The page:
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In 1999, information came out implying that in some U.S. designs, the primary (top) is prolate, while the secondary (bottom) is spherical.

The W88 is a United States thermonuclear warhead, with an estimated yield of 475 kilotons (kt), and is small enough to fit on MIRVed missiles. The W88 was designed at the Los Alamos National Laboratory in the 1970s. In 1999, the director of Los Alamos who had presided over its design described it as "the most advanced U.S. nuclear warhead."[1]

The Trident II submarine-launched ballistic missile (SLBM) can be armed with up to eight W88 warheads (Mark 5 re-entry vehicle) or eight 100 kt W76 warheads (Mark 4 re-entry vehicle), but it is limited to 4 warheads under the Strategic Offensive Reductions Treaty.

Design revelations

Information about the W88 has implied that it is a variation of the standard Teller-Ulam design for thermonuclear weapons.

In 1999, a reporter for the San Jose Mercury News reported that the U.S. W88 nuclear warhead, a small MIRVed warhead used on the Trident II SLBM, had a prolate (egg- or watermelon-shaped) primary (code-named Komodo) and a spherical secondary (code-named Cursa) inside a specially-shaped radiation case (known as the "peanut" for its shape). A story four months later in The New York Times by William Broad reported that in 1995, a supposed double agent from the People's Republic of China delivered information indicating that China knew these details about the W88 warhead as well, supposedly through espionage (this line of investigation eventually resulted in the abortive trial of Wen Ho Lee). If these stories are true, it would indicate a variation of the Teller-Ulam design which would allow for the miniaturization required for small MIRVed warheads.[2][3][4]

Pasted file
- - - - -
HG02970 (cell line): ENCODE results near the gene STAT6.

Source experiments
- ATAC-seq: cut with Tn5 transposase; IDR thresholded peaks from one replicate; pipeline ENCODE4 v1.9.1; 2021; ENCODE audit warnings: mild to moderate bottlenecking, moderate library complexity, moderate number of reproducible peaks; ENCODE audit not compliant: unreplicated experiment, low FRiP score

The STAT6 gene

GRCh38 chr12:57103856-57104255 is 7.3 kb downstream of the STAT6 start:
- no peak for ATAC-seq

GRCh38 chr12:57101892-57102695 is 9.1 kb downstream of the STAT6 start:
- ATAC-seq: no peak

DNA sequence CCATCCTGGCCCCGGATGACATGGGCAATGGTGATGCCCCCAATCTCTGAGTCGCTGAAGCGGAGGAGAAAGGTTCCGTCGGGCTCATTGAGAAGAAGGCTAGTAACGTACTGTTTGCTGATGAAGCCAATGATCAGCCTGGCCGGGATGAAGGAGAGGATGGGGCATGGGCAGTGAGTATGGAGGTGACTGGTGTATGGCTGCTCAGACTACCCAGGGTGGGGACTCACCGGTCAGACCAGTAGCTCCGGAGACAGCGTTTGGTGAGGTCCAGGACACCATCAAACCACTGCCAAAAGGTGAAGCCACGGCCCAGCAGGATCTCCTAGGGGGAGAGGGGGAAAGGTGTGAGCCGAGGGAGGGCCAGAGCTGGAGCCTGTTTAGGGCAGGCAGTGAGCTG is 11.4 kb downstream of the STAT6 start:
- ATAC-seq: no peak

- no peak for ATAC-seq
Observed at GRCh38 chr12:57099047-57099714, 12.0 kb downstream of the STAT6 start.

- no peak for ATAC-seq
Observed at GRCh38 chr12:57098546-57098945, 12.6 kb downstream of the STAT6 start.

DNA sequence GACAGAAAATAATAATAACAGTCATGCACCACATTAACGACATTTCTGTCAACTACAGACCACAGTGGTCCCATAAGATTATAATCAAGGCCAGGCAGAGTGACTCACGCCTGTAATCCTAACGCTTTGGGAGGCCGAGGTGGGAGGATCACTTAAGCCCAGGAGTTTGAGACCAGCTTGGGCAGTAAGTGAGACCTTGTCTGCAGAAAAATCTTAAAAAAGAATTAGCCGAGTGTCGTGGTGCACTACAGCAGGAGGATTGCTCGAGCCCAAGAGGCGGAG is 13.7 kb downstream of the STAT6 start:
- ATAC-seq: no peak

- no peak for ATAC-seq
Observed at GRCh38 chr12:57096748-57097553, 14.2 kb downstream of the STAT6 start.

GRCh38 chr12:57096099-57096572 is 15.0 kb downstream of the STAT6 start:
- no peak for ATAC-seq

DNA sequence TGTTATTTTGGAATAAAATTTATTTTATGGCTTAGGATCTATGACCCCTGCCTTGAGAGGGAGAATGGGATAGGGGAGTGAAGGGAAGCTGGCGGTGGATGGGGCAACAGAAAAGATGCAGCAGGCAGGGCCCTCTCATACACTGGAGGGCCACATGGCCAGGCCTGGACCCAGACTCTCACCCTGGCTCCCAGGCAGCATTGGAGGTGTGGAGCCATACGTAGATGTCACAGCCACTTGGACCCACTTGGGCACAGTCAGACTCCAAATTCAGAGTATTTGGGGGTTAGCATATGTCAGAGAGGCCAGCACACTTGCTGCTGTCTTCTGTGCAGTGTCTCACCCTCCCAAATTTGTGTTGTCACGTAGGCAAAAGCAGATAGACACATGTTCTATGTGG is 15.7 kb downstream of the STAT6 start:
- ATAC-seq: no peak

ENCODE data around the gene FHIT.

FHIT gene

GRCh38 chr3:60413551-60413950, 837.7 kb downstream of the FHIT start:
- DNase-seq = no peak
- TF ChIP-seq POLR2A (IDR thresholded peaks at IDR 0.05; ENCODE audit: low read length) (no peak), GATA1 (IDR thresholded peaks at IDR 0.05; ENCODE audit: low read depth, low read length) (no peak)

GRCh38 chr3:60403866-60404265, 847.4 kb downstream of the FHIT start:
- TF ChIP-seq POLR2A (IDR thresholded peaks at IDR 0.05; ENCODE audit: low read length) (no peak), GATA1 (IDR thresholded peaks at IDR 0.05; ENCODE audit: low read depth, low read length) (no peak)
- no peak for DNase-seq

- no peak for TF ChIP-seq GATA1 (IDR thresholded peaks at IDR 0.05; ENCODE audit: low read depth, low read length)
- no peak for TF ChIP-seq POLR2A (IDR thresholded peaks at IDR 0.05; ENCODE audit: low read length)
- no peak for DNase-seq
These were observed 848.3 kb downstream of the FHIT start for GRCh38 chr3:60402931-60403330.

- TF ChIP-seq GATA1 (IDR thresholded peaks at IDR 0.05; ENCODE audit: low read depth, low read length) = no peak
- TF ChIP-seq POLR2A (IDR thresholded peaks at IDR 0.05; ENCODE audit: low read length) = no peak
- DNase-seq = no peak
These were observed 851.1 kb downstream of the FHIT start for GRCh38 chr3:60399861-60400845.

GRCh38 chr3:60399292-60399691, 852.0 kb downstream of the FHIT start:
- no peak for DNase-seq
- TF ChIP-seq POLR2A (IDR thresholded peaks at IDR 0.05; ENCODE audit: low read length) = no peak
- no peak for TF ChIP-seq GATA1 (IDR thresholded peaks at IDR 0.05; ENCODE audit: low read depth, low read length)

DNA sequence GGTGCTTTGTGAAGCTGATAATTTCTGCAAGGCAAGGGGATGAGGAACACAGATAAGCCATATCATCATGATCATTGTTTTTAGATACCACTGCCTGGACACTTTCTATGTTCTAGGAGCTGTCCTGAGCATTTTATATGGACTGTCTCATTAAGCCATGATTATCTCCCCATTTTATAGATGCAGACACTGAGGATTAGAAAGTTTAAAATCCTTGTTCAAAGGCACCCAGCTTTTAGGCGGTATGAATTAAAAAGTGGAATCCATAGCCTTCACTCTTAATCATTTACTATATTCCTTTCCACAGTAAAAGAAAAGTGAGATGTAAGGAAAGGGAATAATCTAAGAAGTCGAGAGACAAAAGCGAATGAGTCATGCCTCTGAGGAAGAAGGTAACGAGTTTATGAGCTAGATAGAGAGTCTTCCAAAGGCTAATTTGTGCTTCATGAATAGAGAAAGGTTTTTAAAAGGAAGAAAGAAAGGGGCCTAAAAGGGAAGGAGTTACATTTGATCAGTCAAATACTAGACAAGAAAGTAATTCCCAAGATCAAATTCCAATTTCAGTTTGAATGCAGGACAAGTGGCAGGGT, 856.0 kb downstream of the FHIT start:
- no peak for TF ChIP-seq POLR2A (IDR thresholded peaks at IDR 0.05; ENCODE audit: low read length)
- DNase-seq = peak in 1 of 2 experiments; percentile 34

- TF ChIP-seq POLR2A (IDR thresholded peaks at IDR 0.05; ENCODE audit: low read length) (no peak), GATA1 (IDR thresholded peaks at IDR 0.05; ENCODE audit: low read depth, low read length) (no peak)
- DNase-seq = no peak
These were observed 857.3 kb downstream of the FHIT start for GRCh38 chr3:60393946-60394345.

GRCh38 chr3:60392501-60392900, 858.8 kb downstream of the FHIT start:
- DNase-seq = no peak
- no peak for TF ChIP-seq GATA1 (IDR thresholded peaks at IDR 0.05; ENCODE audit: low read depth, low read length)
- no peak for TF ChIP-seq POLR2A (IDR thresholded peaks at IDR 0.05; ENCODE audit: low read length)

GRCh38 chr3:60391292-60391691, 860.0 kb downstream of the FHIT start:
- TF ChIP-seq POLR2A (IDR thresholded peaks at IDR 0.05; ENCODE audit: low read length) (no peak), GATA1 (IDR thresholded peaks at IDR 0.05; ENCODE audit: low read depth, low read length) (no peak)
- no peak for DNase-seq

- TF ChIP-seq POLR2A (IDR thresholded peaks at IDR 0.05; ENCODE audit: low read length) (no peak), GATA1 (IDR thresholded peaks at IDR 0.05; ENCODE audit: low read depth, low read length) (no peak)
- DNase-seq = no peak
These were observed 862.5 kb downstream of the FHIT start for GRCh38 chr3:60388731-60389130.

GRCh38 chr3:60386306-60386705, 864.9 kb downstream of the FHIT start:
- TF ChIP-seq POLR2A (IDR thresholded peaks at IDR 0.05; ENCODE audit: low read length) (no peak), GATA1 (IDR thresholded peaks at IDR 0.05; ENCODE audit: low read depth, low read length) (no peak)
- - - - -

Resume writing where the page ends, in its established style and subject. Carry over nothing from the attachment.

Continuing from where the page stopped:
The value of a prolate primary lies apparently in the fact that a MIRV warhead is limited by the diameter of the primary — if a prolate primary can be made to work properly, then the MIRV warhead can be made considerably smaller yet still deliver a high-yield explosion — a W88 warhead manages to yield up 475 kt with a physics package 68.9 in (1.75 m) long, with a maximum diameter of 21.8 in (0.55 m), and weighing probably less than 800 lb (360 kg).[5] Smaller warheads can allow a nation to fit more of them onto a single missile, as well as improve in more basic flight properties such as speed, mileage, and range. The calculations for a nonspherical primary are apparently orders of magnitude harder than for a spherical primary. A spherically symmetric simulation is one dimensional, while an axially symmetric simulation is two dimensional. Simulations typically divide up each dimension into discrete segments, so a one dimensional simulation might involve only 100 points, while a similarly accurate two dimensional simulation would require 10,000. This would likely be the reason they would be desirable for a country like the People's Republic of China, which already developed its own nuclear and thermonuclear weapons, especially since they were no longer conducting nuclear testing which would provide valuable design information.[6]

diagram of W88 warhead

See also


  1. Harold M. Agnew, "Letter: Looking for Spies in Nuclear Kitchen", Wall Street Journal (17 May 1999), p. A27.[1]
  2. Dan Stober and Ian Hoffman, A convenient spy: Wen Ho Lee and the politics of nuclear espionage (New York: Simon & Schuster, 2001). ISBN 0-7432-2378-0
  3. Howard Morland, "The holocaust bomb: A question of time" (February 2003) [2]
  4. William J. Broad, "Spies versus sweat, the debate over China's nuclear advance," New York Times (7 September 1999), p. 1.
  5. Nuclear Weapon Archive
  6. Christopher Cox, chairman, Report of the United States House of Representatives Select Committee on U.S. National Security and Military/Commercial Concerns with the People's Republic of China (1999), esp. Ch. 2, "PRC Theft of U.S. Thermonuclear Warhead Design Information". [3]

External links

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